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Fundamentals of Health Screening

Health screening is valuable for health and human services at all levels. It offers statistical data for preventative opportunities within a community and provides individual awareness that enhances the best outcomes for people across the country. Health screening tests help healthcare providers identify and diagnose illnesses before people have symptoms. This resource is beneficial during the early stage of a disease when a person is asymptomatic but early treatment would notably boost long-term outcomes. Health screening programs not only work to discover a disease at an early stage when treatment can be beneficial but identify and reduce risk factors that may increase the chance of developing an illness.

An online Doctor of Education (Ed.D.) – Educational Leadership – Health and Human Services program from Youngstown State University (YSU) can prepare graduates for real-world applications to improve and strengthen the efficacy of health screening on all levels.

Why Health Screening Is Important

With regular health screenings, people can find health problems early and discover if they have any diseases — or if they’re at high risk — before they start experiencing symptoms. Preventative care allows people to receive medical treatments as early as possible to lower the possibility of complications and achieve better outcomes. When professionals conduct health screenings per the recommendations of medical associations and organizations, they can reduce the need for later treatment of advanced diseases. Screenings and early treatment for heart disease, diabetes and cancer can help many people live longer and avoid treatment for a disease in its later stages.

Although many people want to advocate for their health, it’s difficult for some communities to access healthcare screenings. For example, some people do not have medical insurance or a primary care physician. These issues result in large populations of people spending money out of pocket for medical care or avoiding doctor’s visits or health screening altogether. The lower health screening rates negatively impact the health of underserved communities, especially those who can’t take time off from work or access reliable transportation. While mobile health screening units can make up for some transportation issues and other programs that provide transportation to and from doctor appointments can help, many deeply distrust the medical system. Culturally competent care in underserved communities can address the lack of trust and diversity and actively address institutionalized racism and prejudices against certain populations.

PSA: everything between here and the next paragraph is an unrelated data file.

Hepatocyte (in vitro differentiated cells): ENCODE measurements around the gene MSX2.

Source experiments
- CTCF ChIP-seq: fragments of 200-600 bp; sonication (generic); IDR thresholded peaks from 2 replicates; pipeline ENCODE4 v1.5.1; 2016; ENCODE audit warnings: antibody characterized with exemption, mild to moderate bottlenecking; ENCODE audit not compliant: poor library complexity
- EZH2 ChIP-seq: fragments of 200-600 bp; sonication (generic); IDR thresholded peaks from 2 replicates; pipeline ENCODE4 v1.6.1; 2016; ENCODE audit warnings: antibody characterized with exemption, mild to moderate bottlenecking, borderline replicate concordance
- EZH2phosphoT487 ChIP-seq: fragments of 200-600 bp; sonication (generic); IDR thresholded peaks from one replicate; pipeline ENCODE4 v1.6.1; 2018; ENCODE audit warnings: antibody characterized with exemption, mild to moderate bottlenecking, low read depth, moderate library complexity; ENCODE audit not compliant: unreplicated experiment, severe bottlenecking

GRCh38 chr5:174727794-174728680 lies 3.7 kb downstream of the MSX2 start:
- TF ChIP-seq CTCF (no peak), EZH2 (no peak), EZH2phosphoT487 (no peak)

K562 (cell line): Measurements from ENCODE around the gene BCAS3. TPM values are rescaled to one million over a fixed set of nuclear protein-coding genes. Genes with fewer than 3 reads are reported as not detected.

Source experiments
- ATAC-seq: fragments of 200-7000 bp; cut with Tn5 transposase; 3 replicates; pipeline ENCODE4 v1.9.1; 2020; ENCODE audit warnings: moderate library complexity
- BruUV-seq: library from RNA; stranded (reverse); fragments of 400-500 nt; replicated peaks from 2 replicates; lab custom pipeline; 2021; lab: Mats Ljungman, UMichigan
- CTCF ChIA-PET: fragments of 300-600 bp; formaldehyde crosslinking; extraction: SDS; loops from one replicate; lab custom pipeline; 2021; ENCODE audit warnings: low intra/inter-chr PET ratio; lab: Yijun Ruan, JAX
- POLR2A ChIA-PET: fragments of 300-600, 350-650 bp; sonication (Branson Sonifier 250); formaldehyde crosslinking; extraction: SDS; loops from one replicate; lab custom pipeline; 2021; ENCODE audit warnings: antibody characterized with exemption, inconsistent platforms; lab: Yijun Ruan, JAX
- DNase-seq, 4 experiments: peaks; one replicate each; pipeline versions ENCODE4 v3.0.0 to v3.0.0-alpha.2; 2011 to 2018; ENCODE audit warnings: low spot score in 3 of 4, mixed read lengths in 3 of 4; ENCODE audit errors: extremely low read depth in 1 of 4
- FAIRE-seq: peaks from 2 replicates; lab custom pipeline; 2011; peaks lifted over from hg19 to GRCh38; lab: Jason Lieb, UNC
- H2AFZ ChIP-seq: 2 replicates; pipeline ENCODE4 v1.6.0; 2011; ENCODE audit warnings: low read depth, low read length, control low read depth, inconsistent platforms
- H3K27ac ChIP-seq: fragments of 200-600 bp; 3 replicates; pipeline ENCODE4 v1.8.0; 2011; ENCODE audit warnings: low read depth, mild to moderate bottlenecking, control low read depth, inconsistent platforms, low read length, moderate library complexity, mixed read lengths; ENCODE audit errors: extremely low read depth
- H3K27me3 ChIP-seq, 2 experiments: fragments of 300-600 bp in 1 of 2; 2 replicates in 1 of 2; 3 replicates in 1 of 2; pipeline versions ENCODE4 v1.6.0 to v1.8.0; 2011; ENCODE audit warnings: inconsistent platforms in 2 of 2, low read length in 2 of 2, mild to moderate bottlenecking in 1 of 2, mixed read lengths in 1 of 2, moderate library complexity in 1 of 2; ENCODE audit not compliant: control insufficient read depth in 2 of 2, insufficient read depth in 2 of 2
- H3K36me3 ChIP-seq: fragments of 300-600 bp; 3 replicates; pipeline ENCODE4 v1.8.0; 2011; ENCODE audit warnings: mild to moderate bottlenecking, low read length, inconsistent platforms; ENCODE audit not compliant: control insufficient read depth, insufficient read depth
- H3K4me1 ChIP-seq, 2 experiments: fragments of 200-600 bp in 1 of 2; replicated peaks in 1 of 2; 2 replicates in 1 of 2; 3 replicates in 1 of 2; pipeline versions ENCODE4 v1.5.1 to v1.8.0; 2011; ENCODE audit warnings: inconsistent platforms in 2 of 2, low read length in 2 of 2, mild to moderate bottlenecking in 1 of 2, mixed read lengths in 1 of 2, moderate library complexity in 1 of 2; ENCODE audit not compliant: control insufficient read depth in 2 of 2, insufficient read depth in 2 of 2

A person’s personal and family medical history, age, health and gender make health screenings for high blood pressure, heart disease, high cholesterol, diabetes, different types of cancer, weak bones or osteoporosis, mental health conditions or sexually transmitted diseases critical in reducing the risk of expensive treatment or dying if administered correctly.

Next Steps

Students in YSU’s Doctor of Education – Educational Leadership – Health and Human Services online program can prepare for careers in public, private and charter schools or public or private organizations. Graduates will be able to engage the community to develop and maintain a supportive, culturally responsive, equitable and inclusive culture to promote the public’s well-being. With multiple start dates per year and 100% online coursework, this flexible online Ed.D. degree program is designed for working health and human services professionals. Program graduates are prepared for many possible roles, such as curriculum instructor, regional leader, school superintendent or associate superintendent, health commissioner, professional development director and director or executive director of human resources.

Learn more about Youngstown State University’s online Doctor of Education – Educational Leadership – Health and Human Services program.

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